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Surface Water Availability. Surface Water Considerations.

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Presentation on theme: "Surface Water Availability. Surface Water Considerations."— Presentation transcript:

1 Surface Water Availability

2 Surface Water Considerations

3 Excess Surface Water 25% of water available on an average, annual basis above that required to meet existing/projected future needs, for non-riparian uses or interbasin transfer. Existing/Projected Needs: 1. Existing riparian rights 2. Water needs of federal water projects 3. Firm yield of reservoirs 4. Maintenance of instream flows (Fish & Wildlife, WQ, Navigation, and Aquifer Recharge), and 5. Future needs in that basin

4 Excess Surface Water Determination 1990 Plan calculated excess water for 8 areas using 19 gages 2014 Update uses 51 gages to calculate excess water in 9 major river basins and 32 sub-basins Updated stream flow data and demands No change assumed if demand decreased


6 Excess Water, by River Basin River Basin Excess Water (Million ac-ft/yr) White River (Cache)1.7 Arkansas River3.3 Delta1.6 Ouachita River1.0 Red River1.1

7 Excess Surface Water Availability Results 1990 Statewide total excess surface water ~10.5 million ac-ft Updated Statewide total ~8.74 million ac-ft Differences result from updated demand projections, changes in in-stream needs (e.g., White River minimum flows), and basin differences (e.g., 1990 East Arkansas methodology) Represents annual average, but does not reflect seasonal variations

8 US Army Corps of Engineers (USACE) Projects Arkansas Water Plan (AWP) references the annual summary of USACE projects Current allocation status for each reservoir Summary of general process required for reallocation


10 Interstate Compacts Compact delivery requirements limit available surface water Arkansas River Compact (AR and OK) Red River Compact (OK, TX, AR and LA) – includes all areas south of the Arkansas River watershed

11 Fish and Wildlife Flows

12 Subgroup formed Technical workshop – March 2013 Reviewed the Arkansas Method, Modified Tennant Method Reviewed national and southeastern methods for estimating instream flows Recommended path forward

13 Recommendations Use the Arkansas Method for estimating fish and wildlife flows and updating excess flow estimates for the 2014 Arkansas Water Plan Determine flow-ecology relationships and develop an empirical, risk-based method for estimating flow-ecology (e.g., fishery) relationships, based on: Magnitude Frequency Duration Timing, and Rate of change of flow

14 Recommendations (Continued) Framework for adopting alternative methods for F&W flows into Arkansas Water Plan (i.e., adaptive management), which requires: 1. Defining how flows were determined (e.g., USGS gauge) 2. Specifying the applicable stream classes (e.g. extraordinary resource waters) 3. Documenting the current hydrologic status 4. Confirming the flow-ecology relationships are scientifically defensible 5. Documenting the stakeholder process used to refine, if needed, flows to achieve all designated uses 6. Monitoring and periodically assessing flow-ecology relations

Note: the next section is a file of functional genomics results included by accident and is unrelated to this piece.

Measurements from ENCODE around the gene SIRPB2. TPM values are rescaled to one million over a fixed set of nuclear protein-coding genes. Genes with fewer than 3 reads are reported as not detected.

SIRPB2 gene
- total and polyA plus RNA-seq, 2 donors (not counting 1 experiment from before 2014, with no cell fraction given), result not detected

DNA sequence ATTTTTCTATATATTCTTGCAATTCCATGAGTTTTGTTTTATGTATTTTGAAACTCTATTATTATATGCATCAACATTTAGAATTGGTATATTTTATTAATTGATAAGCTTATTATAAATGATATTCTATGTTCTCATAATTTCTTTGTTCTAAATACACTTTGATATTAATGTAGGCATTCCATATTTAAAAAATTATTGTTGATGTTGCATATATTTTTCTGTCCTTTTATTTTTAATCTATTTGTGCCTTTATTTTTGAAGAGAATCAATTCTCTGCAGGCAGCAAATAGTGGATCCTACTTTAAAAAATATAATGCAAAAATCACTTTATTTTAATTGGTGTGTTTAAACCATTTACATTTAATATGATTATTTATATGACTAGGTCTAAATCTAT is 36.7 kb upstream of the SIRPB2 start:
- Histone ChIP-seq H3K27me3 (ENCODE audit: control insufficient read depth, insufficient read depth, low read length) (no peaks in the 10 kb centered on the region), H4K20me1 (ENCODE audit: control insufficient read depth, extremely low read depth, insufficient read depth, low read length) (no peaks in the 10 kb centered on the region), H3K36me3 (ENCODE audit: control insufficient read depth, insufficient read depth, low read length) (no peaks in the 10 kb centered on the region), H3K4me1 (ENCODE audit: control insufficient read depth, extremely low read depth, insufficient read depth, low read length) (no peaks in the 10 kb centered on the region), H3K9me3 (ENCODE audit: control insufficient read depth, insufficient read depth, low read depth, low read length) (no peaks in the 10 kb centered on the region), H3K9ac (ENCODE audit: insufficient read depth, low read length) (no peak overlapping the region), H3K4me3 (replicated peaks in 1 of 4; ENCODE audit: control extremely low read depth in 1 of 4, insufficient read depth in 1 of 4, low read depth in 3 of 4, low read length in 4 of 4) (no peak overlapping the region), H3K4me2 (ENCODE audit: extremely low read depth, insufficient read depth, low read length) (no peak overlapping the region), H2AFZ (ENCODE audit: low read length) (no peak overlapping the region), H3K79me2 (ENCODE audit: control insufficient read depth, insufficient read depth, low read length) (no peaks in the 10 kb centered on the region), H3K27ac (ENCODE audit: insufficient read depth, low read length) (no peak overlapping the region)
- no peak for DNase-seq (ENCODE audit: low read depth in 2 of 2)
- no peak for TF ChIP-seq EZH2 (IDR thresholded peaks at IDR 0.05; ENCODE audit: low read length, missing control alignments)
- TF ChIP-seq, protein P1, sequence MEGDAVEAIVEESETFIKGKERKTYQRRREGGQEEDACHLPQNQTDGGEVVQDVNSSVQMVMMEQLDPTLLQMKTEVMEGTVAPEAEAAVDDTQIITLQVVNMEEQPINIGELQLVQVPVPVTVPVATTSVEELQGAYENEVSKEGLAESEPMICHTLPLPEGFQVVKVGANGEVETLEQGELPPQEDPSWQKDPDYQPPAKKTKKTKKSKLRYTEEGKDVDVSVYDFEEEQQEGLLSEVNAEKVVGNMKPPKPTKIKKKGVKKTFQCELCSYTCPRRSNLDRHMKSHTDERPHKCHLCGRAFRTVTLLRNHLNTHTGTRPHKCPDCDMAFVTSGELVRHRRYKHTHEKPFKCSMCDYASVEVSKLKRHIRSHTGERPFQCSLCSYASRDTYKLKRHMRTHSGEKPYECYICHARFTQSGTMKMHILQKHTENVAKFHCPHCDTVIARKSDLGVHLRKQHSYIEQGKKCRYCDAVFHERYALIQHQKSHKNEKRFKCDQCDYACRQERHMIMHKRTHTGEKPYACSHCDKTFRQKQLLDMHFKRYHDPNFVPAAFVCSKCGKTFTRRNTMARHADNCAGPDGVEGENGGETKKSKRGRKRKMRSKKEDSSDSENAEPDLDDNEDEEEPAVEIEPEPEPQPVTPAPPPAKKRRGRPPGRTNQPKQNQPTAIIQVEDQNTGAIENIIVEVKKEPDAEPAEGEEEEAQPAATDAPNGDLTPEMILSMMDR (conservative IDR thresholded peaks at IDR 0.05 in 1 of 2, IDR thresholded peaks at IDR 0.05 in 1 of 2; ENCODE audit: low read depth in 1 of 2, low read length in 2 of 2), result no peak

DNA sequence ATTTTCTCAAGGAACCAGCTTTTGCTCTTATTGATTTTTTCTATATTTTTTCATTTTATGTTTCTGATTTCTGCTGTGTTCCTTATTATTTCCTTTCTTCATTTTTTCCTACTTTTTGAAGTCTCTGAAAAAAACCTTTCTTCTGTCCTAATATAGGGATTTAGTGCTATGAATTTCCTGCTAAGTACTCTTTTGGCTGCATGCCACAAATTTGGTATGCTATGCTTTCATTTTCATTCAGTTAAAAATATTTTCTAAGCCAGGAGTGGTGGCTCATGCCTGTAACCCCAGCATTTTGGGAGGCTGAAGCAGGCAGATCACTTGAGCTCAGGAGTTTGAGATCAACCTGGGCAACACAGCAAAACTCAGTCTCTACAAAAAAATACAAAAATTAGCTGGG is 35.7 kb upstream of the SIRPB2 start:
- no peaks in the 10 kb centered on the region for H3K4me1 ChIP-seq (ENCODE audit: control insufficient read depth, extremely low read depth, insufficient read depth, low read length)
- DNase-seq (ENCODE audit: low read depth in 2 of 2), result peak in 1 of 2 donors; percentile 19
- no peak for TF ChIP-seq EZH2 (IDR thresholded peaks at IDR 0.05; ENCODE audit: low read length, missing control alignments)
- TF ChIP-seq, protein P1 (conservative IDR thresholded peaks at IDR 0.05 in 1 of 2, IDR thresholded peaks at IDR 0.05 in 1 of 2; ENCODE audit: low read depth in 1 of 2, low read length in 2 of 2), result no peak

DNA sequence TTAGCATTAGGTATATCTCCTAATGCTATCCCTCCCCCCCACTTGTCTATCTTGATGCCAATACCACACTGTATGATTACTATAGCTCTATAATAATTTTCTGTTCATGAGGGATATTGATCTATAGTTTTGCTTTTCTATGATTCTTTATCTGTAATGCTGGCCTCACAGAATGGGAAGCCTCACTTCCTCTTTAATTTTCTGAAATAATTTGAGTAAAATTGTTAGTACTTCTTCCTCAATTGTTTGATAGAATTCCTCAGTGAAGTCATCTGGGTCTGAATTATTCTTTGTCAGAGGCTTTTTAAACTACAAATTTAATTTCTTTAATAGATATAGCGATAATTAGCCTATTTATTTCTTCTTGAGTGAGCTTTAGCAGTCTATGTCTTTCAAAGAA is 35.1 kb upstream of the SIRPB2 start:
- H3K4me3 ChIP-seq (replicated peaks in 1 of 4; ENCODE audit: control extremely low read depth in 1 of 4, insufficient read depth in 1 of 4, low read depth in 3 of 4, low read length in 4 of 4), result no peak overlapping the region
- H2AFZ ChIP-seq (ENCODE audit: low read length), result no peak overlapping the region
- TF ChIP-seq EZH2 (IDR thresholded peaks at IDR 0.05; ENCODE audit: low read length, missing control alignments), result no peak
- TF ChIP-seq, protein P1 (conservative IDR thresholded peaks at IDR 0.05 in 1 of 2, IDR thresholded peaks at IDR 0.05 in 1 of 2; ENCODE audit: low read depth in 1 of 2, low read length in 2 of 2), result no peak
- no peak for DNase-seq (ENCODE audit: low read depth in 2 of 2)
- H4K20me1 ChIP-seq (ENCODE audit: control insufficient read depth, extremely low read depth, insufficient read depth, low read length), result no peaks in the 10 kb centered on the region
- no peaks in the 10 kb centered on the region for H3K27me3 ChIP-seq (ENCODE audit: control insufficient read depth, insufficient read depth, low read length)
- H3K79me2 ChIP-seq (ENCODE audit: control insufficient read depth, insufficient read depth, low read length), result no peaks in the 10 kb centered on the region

15 Recommendations (Continued) Propose approaches for reducing the likelihood of declared water shortages and stopping withdrawals For Illustration Only

16 Surface Water Quality Surface Water Quality

17 Information Sources State-wide information sources ADEQ USGS Updated information since 1990 Plan Selected sources within water resources planning regions Beaver Water District Ft. Smith Central Arkansas Water ANRC AR Department of Health

18 Analyses Used existing results for current status 305(b) reports 303(d) lists Demand water use sectors Summary by AR WR Planning Regions WQ Trend analyses at concurrent water supply sites Flow-adjusted Seasonal Kendall trend analyses Issues: since 1990 Plan and emerging

19 Current (2008) Water Quality: Impaired Stream Miles, Lake Acreage Designated use Water Demand Sector Use Impaired Stream Miles/% of Total Assessed Impaired Lake Acres/% of Total Assessed Fish ConsumptionRecreation 363.3/3%23,637/6% Aquatic LifeFish & Wildlife 2,439.9/25%11,248/3% Primary ContactRecreation 564.8/6%0 Secondary ContactRecreation 7/0.01%0 Domestic Water SupplyDrinking Water 448.3/4%97,105/27% Ag & Industrial Water SupplyAgriculture, Industry 967.7/10%0 Total miles (acres) impaired 4,086.5/41%127,520/36% Total miles (acres) assessed 9, ,896

20 Causes of Impairment (2008) CausesStream MilesLake Acres Siltation/Turbidity1,156.33,235 Organic Enrichment/ Low DO/Nutrients 1,3084,625 Mercury31918,677 Priority Organics44.8<10 E. coli638.8 Chlorides691.7 Sulfates511 Total Dissolved Solids1,021.7 Beryllium97,105 Copper335 Unknown30,485

21 Water Quality Change/Trend Stations

22 Parameters Analyzed* DO Inorganic N TKN Total P Turbidity TSS Fecal Coliforms * Parameters analyzed primarily related to aquatic life use Fecal coliforms related to recreational use

23 Results of Q-adjusted Seasonal Kendall North Planning Region Stream Name Water Quality Trends DOInorganic NTKN Total Phosphorus TurbidityTSS Kings RiverNone Black River< 30 yrsNone Strawberry River None < 30 yrsNone Middle Fork Little Red R. < 30 yrsNone Illinois River<30 yrs

24 Overall Surface Water Quality Summary Assessed streams (59%) and lakes (64%) attained uses No statewide patterns of use impairment or causes, except fish consumption (mercury) since 1990 Declining trends in suspended solids across most water resources planning regions Potential emerging concern – trace organics known as CECs

25 How to Follow the Arkansas Water Planning Process and Get More Information Visit the Water Plan Website at: Send an to: Provide us your address and we will send periodic updates Visit the ANRC website to follow Commission activities 25

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